This Nigerian Fraudster 'Sold A Fake Airport' That Never Existed For $242m

By Fabrizio Romano


Victor Lustig - Sells the Eiffel tower for 100,000 francs, Emmanuel Nwude, hold my beer - sells an airport that doesn’t exist for $242 million!

The Story of the third biggest crime in banking history.

OK, so I’m not sure what “great” means in this context but I’ve taken it for scale and as far as that goes, very few match the con of Emmanuel Nwude who pulled off one of the largest banking frauds, interestingly, before the ease of global interactions brought about by the internet.


Around 1995, Nwude, a former director in one of Nigeria’s largest banks, along with his local accomplices, exploited their knowledge of local and international banking operations to pull off an elaborate con. Of course as these things go, there had to be some greedy individual(s) at the other end to take the bait. Enter Nelson Sakaguchi, a Director at Brazillian bank Banco Noroeste.

The Con

Cashing in on his experience as a bank Director with regular interactions with Nigeria’s Central Bank, Mr Nwude successfully impersonated the country’s Central Bank governor, contacting Mr Sakaguchi about a new airport Nigeria intended to build in its Capital Abuja. The catch? $10 million in commissions if the deal sailed through. Convinced, Mr Sakaguchi promptly released a total of $191 million in cash and the remainder in the form of outstanding interests to supposedly finance the airport construction project.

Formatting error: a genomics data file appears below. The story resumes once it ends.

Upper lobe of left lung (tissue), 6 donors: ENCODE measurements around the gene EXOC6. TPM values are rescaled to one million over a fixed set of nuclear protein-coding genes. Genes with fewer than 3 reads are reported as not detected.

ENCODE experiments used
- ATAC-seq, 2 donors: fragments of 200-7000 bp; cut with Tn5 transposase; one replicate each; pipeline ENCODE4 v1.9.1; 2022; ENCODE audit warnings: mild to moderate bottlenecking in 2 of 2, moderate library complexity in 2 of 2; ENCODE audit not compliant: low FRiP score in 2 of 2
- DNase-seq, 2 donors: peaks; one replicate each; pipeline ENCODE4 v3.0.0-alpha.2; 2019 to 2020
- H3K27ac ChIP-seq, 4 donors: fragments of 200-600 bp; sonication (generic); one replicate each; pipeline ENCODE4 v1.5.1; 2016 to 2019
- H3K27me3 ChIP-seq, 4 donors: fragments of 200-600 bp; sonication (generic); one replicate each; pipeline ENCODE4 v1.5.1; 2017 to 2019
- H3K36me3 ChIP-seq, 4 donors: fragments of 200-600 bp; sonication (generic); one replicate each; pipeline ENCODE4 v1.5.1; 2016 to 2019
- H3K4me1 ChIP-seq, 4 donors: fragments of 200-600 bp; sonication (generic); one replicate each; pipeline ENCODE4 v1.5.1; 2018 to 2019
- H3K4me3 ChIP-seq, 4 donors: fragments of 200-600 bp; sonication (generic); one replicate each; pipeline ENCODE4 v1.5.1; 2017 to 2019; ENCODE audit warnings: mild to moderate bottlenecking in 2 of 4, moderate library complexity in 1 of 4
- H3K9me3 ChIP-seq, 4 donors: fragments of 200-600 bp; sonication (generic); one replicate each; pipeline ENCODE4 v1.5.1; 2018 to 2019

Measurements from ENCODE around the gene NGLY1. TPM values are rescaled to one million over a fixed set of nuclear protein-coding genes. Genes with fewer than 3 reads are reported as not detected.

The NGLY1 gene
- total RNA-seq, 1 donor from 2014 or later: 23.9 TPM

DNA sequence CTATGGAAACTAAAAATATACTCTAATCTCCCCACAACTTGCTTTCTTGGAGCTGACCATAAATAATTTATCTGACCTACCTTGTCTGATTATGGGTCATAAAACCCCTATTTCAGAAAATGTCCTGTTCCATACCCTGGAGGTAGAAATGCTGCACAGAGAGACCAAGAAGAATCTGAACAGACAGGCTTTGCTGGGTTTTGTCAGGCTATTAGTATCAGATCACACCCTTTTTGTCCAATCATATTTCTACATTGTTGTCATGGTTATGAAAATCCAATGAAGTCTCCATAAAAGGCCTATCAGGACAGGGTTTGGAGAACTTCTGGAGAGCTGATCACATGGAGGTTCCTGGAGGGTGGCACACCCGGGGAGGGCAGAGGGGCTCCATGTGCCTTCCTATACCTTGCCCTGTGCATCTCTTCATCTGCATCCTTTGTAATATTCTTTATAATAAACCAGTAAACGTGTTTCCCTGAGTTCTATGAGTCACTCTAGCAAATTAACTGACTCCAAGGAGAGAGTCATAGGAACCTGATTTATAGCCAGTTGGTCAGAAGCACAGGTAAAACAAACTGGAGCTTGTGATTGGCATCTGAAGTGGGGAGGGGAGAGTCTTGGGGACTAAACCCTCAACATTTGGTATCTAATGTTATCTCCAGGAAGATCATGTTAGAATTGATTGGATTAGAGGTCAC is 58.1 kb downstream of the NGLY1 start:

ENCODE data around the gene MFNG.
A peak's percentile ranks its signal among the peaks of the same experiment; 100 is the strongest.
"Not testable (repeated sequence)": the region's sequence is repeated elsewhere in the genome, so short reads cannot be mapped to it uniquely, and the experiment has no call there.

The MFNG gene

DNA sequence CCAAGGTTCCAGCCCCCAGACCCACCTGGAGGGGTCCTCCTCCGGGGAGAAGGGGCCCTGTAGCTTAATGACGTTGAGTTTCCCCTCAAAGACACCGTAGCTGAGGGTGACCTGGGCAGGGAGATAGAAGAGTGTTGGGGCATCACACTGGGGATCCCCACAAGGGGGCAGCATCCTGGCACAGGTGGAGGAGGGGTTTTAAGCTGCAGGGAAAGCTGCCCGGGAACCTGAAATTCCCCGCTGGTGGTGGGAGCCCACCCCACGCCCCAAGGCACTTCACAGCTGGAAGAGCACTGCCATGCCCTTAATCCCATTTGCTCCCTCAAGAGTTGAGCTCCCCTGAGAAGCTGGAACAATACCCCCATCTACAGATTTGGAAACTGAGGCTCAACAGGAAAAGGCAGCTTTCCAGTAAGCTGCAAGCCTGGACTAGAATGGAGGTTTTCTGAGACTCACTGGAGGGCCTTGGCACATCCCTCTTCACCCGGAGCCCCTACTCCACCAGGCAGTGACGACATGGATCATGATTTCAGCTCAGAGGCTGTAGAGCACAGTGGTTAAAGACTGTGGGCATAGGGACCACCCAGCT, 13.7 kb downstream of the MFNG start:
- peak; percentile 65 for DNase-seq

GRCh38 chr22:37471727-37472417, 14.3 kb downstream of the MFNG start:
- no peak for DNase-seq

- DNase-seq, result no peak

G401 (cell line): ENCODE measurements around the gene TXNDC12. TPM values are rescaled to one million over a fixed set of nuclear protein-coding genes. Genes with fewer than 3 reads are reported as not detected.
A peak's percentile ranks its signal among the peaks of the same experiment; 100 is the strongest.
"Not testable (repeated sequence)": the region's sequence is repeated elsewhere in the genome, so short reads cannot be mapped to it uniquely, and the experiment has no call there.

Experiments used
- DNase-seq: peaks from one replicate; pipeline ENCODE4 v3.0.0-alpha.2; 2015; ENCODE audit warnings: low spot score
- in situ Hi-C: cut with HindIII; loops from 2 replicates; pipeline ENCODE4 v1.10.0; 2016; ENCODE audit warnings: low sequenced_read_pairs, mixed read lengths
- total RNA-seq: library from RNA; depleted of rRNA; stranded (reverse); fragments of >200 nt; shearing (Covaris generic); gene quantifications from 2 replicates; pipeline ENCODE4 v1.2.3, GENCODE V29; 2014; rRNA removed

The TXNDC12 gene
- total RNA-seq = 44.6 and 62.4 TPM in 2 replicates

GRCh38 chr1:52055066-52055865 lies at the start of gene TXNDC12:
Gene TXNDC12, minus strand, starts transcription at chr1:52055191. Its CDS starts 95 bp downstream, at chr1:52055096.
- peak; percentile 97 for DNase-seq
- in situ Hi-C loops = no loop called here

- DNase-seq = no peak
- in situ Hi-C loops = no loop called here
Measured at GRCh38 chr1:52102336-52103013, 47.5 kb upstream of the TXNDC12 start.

How was the fraud discovered?

Interestingly, Nwude’s scam was not discovered until 1997, when the Spanish Banco Santander was conducting its due diligence as part of a take over of Banco Noroeste. A joint board meeting of the banks had seen representatives of the Spanish bank wondering what half of the Brazilian bank’s capital (about two-fifths of Noroeste’s total value) was doing in an unmonitored bank account in the Cayman Islands. Their enquiry prompted investigations in Brazil, Britain, Nigeria, Switzerland, and the United States that eventually uncovered the fraud.

Justice or some of it

Military rule in Nigeria at the time of the discovery meant advance fee frauds were given little or no attention. There was quite frankly, some level of acceptance of crimes that preyed on the greed of foreigners. The return to democratic rule saw a searing need to restore the country’s poor image on various fronts and with advance fee frauds doing the greatest damage, a Financial Crimes Commission was set up in 2002 to specifically tackle these and other financial crimes. By 2004, the no-nonsense head of the commission succeeded in arraigning all members of the crime syndicate and by 2005 following a confession by one member in exchange for a light sentence, the first conviction was made with a 2 and half year sentence as well as an order to repay $25.5 million.

In the course of the trial, various attempts were made to disrupt proceedings with a bomb scare once prompting the trial to be adjourned, an attempt to kidnap a prosecution witness and allegations of money ‘flying around’. The scale of desperation was to be laid bare when the chairman of the commission - a certain Mallam Nuhu Ribadu tendered as exhibit, $75,000 in attempted bribe money (Mr Ribadu was to also tender a $15 million attempted bribe money in court in an unrelated case). Mr Nwude was subsequently arraigned for attempted bribery and kidnapping in addition to the charges he faced.

Following Sakaguchi’s witness, Nwude, realising his game was up, pleaded guilty in return for a lighter sentence and was subsequently sentenced to five concurrent sentences of five years with the entirety of his assets confiscated and returned to his victim along with a $10 million fine paid to the Nigerian government. Released from prison in 2006 Nwude filed a case to reclaim his assets insisting some of them were acquired before the criminal act. He was reported to have successfully reclaimed at least $52 million.

Mr Nwude is currently in jail facing 27 charges including murder, attempted murder, and terrorist attacks following a land dispute in his home community.

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